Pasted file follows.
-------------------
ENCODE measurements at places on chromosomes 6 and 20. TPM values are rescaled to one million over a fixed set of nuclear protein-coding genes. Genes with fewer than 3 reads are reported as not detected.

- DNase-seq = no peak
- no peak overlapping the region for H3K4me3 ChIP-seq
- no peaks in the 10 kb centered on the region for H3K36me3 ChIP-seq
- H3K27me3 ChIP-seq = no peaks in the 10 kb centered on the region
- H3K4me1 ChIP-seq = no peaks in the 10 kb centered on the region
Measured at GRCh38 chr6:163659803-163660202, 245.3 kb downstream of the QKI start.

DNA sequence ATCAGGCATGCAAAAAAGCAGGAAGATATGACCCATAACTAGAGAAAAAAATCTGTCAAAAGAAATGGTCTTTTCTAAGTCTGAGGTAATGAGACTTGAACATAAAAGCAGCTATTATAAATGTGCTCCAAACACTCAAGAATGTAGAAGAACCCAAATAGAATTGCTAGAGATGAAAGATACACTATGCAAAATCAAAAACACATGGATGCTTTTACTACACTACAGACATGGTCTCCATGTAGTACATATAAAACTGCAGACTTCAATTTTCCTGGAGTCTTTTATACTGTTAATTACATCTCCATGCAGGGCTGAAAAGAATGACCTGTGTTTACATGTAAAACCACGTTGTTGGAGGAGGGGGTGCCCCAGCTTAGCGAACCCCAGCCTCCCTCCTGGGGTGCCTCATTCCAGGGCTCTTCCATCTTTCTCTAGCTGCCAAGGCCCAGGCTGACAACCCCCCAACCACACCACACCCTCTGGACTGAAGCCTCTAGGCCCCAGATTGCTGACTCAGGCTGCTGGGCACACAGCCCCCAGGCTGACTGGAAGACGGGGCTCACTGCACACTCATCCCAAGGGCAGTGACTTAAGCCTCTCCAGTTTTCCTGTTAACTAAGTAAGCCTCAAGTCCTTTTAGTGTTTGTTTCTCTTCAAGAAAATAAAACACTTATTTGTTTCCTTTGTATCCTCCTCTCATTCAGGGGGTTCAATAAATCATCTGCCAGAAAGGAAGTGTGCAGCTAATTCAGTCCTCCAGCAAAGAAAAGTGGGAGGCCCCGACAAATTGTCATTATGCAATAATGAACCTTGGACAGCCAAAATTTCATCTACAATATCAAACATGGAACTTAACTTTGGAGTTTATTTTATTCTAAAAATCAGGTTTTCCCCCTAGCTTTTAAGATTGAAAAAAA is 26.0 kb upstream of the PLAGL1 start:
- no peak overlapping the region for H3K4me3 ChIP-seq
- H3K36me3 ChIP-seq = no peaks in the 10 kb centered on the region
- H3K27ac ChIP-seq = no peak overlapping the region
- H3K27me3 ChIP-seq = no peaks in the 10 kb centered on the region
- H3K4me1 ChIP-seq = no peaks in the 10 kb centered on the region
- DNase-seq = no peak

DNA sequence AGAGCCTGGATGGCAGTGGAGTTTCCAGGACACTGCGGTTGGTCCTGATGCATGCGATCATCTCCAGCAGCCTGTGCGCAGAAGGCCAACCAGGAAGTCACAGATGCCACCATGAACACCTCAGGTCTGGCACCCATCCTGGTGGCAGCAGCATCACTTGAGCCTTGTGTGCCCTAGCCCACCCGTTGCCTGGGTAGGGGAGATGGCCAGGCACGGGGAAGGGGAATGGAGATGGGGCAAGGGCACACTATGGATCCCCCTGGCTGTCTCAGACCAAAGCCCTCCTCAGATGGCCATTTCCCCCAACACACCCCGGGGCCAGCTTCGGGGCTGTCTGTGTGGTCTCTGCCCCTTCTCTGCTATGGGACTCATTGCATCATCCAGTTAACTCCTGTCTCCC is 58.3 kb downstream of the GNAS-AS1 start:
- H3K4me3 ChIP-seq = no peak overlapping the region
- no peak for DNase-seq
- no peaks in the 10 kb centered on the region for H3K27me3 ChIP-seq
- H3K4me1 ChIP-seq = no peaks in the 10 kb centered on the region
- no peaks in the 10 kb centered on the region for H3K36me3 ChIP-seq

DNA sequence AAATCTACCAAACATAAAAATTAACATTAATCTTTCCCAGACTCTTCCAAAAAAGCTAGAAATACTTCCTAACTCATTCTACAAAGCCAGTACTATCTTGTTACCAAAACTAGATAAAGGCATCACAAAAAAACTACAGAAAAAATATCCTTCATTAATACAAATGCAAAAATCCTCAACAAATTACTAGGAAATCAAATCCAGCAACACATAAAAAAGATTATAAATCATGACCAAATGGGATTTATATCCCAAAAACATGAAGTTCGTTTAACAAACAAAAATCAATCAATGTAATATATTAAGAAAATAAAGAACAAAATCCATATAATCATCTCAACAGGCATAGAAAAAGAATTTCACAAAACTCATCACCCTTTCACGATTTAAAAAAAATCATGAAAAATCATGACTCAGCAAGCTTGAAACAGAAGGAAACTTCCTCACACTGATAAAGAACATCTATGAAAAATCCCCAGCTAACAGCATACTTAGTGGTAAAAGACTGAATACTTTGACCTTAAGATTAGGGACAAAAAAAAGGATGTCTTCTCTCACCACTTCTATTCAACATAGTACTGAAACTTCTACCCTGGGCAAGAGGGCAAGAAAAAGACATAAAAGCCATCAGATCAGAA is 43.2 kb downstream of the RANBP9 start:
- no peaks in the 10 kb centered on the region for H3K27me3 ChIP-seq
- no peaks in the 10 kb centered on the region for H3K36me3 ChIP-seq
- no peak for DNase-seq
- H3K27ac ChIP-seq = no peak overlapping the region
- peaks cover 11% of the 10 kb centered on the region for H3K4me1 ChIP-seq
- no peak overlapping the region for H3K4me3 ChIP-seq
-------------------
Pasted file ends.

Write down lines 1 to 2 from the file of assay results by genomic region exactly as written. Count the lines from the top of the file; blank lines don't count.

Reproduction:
ENCODE measurements at places on chromosomes 6 and 20. TPM values are rescaled to one million over a fixed set of nuclear protein-coding genes. Genes with fewer than 3 reads are reported as not detected.

- DNase-seq = no peak